Update: Google has a new post up talking about the move more, and answering some frequently asked questions.
Original Article: Google announced that it will no longer support popular video codec H.264 for the HTML5 <video tag> with its Chrome browse. The move has raised some eyebrows. Google basically says it’s about openness and that by removing support for the codec, it will enable innovation. Here’s what Google said:
We expect even more rapid innovation in the web media platform in the coming year and are focusing our investments in those technologies that are developed and licensed based on open web principles. To that end, we are changing Chrome’s HTML5 <video> support to make it consistent with the codecs already supported by the open Chromium project. Specifically, we are supporting the WebM (VP8) and Theora video codecs, and will consider adding support for other high-quality open codecs in the future. Though H.264 plays an important role in video, as our goal is to enable open innovation, support for the codec will be removed and our resources directed towards completely open codec technologies.
Comments on the announcement on Google’s Chromium blog include:
"Whoah, ballsy move Google. Ballsy move. I like it."
"No…No more codecs!"
"Thumbs up, Google."
"Wow, this is the worst thing to happen to web standards I’ve seen in a long time. This just reinforces the notion that Google doesn’t care about users."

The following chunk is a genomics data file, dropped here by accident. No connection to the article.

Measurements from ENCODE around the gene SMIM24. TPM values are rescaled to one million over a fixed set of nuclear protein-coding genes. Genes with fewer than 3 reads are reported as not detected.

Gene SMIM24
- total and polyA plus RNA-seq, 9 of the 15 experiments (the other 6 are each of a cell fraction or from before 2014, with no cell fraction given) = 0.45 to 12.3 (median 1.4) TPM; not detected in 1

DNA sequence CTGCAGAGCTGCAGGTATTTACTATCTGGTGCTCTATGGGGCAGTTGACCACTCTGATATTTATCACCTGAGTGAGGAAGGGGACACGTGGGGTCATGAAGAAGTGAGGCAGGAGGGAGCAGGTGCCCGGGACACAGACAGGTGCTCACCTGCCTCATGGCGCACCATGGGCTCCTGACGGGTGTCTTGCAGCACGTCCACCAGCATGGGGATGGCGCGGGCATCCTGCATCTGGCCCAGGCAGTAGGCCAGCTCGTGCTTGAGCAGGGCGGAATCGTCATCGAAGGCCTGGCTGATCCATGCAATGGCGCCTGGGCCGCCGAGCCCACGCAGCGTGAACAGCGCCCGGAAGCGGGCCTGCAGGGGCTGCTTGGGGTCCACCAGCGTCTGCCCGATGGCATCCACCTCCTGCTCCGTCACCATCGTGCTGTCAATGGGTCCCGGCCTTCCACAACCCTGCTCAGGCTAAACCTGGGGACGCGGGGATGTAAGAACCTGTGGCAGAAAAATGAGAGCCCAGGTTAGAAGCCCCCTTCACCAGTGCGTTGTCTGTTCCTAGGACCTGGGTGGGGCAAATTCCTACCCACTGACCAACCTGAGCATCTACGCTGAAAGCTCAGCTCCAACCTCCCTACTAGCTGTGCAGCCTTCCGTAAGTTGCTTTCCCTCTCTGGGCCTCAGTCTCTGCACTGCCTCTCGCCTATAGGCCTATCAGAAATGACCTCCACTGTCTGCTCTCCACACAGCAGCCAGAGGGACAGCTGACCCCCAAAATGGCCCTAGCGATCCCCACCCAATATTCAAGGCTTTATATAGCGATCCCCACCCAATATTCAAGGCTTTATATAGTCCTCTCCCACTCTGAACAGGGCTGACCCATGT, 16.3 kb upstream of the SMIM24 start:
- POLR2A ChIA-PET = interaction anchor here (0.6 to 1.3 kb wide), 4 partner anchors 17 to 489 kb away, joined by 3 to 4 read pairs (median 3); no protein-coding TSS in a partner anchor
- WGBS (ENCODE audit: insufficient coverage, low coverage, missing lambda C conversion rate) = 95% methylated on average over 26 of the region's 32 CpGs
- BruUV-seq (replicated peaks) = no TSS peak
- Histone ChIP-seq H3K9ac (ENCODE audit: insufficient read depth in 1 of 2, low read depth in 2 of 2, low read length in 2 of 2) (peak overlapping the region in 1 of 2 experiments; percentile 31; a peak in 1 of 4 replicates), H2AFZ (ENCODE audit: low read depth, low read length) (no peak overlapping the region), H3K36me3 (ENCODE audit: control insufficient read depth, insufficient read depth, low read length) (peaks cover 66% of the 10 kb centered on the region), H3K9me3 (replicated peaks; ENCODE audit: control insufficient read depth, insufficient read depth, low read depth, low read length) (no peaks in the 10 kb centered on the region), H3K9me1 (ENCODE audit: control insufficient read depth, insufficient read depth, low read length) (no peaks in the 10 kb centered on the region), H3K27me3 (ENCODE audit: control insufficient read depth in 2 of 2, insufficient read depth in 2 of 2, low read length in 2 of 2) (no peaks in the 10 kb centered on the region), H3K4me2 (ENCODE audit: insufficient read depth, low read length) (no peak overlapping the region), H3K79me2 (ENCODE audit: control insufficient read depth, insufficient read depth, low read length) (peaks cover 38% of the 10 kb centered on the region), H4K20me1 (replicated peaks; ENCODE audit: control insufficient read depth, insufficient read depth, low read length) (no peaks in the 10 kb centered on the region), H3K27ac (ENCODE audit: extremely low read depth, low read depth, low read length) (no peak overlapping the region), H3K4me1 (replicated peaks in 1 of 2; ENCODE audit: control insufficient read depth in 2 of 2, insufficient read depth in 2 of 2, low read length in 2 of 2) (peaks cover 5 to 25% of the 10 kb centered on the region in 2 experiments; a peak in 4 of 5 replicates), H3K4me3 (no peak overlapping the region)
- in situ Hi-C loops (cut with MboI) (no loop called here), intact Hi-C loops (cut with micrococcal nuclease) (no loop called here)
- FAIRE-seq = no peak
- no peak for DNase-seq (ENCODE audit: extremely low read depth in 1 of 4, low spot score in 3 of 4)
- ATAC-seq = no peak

As you can see, opinions vary, which is probably why discussion about it is all over Techmeme at the moment.
Joe Mullen at PaidContent says, "Google has essentially declared war against the web’s dominant video format…"
MG Siegler at TechCrunch writes, "The problem is that Google’s stated stance is now that they’re all about enabling ‘open innovation’ by removing non-open technologies like H.264…But you can’t be hypocritical, Google. Remove Flash too if that’s your real stance….Of course, it’s much more complicated than that. One of the big backers of H.264 is Google’s ever-growing rival, Apple. More specifically, the technology is front and center to much of what iOS has to offer. iOS, which is the main rival to Google’s Android platform."
Google says the changes will occur in the next couple months, but that they wanted to get the announcement out there so content providers can prepare.
It’s worth noting that Firefox doesn’t support H.264 either. This Wikipedia entry has a pretty helpful chart of which browsers support what.